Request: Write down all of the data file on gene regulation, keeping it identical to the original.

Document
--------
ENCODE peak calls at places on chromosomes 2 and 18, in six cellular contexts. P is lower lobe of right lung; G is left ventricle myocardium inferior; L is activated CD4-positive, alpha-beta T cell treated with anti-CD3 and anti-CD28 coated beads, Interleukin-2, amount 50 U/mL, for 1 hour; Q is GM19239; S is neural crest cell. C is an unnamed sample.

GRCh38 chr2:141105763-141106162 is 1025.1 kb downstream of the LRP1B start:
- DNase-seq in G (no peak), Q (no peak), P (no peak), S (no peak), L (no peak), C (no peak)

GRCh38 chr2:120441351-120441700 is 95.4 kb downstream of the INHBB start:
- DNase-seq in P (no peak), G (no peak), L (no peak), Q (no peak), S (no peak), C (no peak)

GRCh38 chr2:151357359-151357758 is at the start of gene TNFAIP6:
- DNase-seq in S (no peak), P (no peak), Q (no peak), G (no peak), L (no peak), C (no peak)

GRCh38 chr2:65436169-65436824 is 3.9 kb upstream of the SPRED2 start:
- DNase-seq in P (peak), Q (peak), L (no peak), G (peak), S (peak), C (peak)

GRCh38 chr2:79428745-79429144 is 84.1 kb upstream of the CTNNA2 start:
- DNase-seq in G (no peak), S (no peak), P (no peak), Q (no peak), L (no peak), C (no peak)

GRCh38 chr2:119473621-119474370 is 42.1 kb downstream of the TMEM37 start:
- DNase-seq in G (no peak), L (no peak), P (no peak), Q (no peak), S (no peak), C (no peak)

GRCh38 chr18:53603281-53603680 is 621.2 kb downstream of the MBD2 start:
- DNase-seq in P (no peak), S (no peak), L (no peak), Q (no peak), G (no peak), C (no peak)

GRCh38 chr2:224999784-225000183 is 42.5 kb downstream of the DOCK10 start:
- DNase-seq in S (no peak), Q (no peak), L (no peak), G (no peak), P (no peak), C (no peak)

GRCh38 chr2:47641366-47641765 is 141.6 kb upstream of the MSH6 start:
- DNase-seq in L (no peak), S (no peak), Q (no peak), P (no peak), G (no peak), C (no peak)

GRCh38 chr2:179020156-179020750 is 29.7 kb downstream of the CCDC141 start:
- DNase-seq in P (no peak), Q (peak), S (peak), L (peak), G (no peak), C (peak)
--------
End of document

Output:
ENCODE peak calls at places on chromosomes 2 and 18, in six cellular contexts. P is lower lobe of right lung; G is left ventricle myocardium inferior; L is activated CD4-positive, alpha-beta T cell treated with anti-CD3 and anti-CD28 coated beads, Interleukin-2, amount 50 U/mL, for 1 hour; Q is GM19239; S is neural crest cell. C is an unnamed sample.

GRCh38 chr2:141105763-141106162 is 1025.1 kb downstream of the LRP1B start:
- DNase-seq in G (no peak), Q (no peak), P (no peak), S (no peak), L (no peak), C (no peak)

GRCh38 chr2:120441351-120441700 is 95.4 kb downstream of the INHBB start:
- DNase-seq in P (no peak), G (no peak), L (no peak), Q (no peak), S (no peak), C (no peak)

GRCh38 chr2:151357359-151357758 is at the start of gene TNFAIP6:
- DNase-seq in S (no peak), P (no peak), Q (no peak), G (no peak), L (no peak), C (no peak)

GRCh38 chr2:65436169-65436824 is 3.9 kb upstream of the SPRED2 start:
- DNase-seq in P (peak), Q (peak), L (no peak), G (peak), S (peak), C (peak)

GRCh38 chr2:79428745-79429144 is 84.1 kb upstream of the CTNNA2 start:
- DNase-seq in G (no peak), S (no peak), P (no peak), Q (no peak), L (no peak), C (no peak)

GRCh38 chr2:119473621-119474370 is 42.1 kb downstream of the TMEM37 start:
- DNase-seq in G (no peak), L (no peak), P (no peak), Q (no peak), S (no peak), C (no peak)

GRCh38 chr18:53603281-53603680 is 621.2 kb downstream of the MBD2 start:
- DNase-seq in P (no peak), S (no peak), L (no peak), Q (no peak), G (no peak), C (no peak)

GRCh38 chr2:224999784-225000183 is 42.5 kb downstream of the DOCK10 start:
- DNase-seq in S (no peak), Q (no peak), L (no peak), G (no peak), P (no peak), C (no peak)

GRCh38 chr2:47641366-47641765 is 141.6 kb upstream of the MSH6 start:
- DNase-seq in L (no peak), S (no peak), Q (no peak), P (no peak), G (no peak), C (no peak)

GRCh38 chr2:179020156-179020750 is 29.7 kb downstream of the CCDC141 start:
- DNase-seq in P (no peak), Q (peak), S (peak), L (peak), G (no peak), C (peak)